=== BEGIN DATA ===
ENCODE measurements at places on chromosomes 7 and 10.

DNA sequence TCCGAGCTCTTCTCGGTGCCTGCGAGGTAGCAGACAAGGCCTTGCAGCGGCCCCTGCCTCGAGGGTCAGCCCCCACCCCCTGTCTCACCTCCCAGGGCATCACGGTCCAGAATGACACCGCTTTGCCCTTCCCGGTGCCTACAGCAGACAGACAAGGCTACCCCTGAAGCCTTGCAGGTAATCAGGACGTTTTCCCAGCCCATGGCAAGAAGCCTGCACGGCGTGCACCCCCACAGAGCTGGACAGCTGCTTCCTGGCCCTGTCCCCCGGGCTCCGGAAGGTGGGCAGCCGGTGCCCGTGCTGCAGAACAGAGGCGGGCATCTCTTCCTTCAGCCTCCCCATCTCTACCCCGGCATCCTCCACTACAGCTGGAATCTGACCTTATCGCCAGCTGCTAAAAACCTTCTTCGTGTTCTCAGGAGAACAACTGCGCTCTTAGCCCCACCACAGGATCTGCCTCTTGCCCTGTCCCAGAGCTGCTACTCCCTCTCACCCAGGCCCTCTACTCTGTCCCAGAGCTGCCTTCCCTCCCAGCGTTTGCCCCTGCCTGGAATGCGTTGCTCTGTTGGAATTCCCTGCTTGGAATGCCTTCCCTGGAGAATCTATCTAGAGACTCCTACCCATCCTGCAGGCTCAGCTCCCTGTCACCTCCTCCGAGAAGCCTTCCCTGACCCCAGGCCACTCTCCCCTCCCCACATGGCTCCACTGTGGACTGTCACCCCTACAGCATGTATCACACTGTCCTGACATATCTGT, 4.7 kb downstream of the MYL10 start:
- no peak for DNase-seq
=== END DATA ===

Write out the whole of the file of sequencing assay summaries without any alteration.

ENCODE measurements at places on chromosomes 7 and 10.

DNA sequence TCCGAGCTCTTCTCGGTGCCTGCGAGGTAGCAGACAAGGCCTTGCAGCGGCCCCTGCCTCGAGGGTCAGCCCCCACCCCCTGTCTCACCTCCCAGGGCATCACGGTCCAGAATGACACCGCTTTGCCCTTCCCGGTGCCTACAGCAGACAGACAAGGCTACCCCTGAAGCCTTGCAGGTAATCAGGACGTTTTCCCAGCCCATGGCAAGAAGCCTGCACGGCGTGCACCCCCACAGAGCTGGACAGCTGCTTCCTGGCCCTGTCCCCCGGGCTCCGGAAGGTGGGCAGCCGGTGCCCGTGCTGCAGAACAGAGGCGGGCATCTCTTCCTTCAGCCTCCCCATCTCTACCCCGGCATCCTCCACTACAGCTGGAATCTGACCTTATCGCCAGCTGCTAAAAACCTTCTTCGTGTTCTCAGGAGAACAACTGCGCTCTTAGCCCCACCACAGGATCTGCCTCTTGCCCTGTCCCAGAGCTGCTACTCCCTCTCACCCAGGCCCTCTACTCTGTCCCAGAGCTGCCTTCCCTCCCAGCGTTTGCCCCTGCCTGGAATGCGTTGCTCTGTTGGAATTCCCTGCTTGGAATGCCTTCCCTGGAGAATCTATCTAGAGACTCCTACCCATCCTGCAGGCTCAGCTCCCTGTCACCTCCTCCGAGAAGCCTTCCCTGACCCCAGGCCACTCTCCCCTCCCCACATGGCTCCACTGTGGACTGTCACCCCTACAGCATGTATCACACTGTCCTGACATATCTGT, 4.7 kb downstream of the MYL10 start:
- no peak for DNase-seq